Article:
Genetics of the LDL receptor: Evidence that the mutations affecting binding and internalization are allelic

Joseph L. Goldstein*, Michael S. Brown, Neil J Stone

*Corresponding author for this work

Research output: Contribution to journalArticle

88 Scopus citations

Abstract

Study of the binding, internalization, and degradation of 125l-labeled low density lipoprotein (LDL) in human fibroblasts has disclosed a new mutant allele at the LDL receptor locus. This mutant allele, designated Rb+,io, specifies a receptor molecule that is able to bind 125l-LDL but is unable to facilitate the internalization of the receptor-bound lipoprotein. This allele has been identified through analysis of fibroblasts from four heterozygous relatives of patient J.D., the previously described subject with the clinical syndrome of homozygous familial hypercholesterolemia whose fibroblasts bind but do not internalize 125l-LDL (Brown and Goldstein, 1976c). The current pedigree data reveal that J.D. is a genetic compound. From his father, he has inherited the Rb+,io allele. From his mother, J.D. has inherited the Rbo allele, a previously characterized mutant allele that specifies a receptor that is unable to bind LDL and hence is biochemically silent in J.D. Thus the only detectable receptors in the J.D. cells are the products of the Rb+,io allele that can bind, but not internalize, 125l-LDL. The demonstration that the LDL-binding and internalization defects do not complement one another in J.D. supports the conclusion that the mutations causing these two defects are allelic. This in turn suggests that the LDL receptor contains two functional sites on the same polypeptide chain-one that binds LDL and one that is necessary to mediate the internalization of the receptorbound lipoprotein.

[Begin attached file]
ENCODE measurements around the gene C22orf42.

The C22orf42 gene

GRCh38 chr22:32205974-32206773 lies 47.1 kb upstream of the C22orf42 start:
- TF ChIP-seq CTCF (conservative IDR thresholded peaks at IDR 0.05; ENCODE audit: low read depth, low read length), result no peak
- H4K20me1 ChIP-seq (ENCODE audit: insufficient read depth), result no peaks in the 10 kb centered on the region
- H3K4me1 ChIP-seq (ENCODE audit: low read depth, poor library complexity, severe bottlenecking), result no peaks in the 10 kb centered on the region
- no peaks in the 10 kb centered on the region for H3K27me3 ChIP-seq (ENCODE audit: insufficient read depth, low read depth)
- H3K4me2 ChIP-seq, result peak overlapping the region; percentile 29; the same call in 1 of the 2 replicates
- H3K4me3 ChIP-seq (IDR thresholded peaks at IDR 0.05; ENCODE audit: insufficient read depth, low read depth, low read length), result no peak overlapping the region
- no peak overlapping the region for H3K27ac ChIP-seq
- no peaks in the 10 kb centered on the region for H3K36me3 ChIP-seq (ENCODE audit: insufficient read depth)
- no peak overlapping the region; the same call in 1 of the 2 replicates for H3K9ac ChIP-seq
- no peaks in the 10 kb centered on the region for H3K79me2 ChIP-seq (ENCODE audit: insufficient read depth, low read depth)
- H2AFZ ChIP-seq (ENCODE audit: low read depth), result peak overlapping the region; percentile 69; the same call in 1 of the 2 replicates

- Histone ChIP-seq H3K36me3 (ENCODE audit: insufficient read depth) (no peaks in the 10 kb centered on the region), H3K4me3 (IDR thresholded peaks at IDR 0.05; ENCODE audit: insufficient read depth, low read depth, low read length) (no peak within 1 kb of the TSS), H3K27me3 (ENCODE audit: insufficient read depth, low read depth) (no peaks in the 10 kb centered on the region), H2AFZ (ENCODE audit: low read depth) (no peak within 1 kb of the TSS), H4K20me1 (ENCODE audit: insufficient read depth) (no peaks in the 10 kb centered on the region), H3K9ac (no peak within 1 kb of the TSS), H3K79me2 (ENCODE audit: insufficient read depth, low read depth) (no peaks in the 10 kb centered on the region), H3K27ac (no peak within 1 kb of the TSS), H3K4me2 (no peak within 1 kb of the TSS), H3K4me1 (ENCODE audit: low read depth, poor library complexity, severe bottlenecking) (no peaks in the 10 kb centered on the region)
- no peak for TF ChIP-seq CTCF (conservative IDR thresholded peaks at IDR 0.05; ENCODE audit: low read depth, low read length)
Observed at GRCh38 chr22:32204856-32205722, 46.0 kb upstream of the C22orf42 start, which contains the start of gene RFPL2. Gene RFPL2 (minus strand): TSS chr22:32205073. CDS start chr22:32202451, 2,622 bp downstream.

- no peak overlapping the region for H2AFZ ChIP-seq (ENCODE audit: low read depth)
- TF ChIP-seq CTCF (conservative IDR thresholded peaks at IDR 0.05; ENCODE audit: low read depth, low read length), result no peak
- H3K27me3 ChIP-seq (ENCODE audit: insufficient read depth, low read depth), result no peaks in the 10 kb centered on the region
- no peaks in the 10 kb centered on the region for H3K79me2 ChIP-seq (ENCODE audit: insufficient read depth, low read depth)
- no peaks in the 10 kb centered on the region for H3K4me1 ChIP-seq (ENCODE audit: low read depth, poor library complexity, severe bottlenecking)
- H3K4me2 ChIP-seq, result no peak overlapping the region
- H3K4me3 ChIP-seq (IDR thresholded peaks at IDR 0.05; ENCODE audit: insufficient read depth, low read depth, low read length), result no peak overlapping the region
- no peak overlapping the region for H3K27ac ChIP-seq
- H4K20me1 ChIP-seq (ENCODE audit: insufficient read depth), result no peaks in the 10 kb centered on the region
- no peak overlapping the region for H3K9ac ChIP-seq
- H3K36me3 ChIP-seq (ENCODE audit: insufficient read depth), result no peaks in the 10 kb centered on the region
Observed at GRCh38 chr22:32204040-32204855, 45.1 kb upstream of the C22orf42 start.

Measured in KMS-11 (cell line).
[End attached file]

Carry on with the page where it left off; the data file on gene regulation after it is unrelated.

Original languageEnglish (US)
Pages (from-to)629-641
Number of pages13
JournalCell
Volume12
Issue number3
DOIs
Publication statusPublished - Jan 1 1977

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ASJC Scopus subject areas

  • Cell Biology
  • Molecular Biology
  • Medicine(all)

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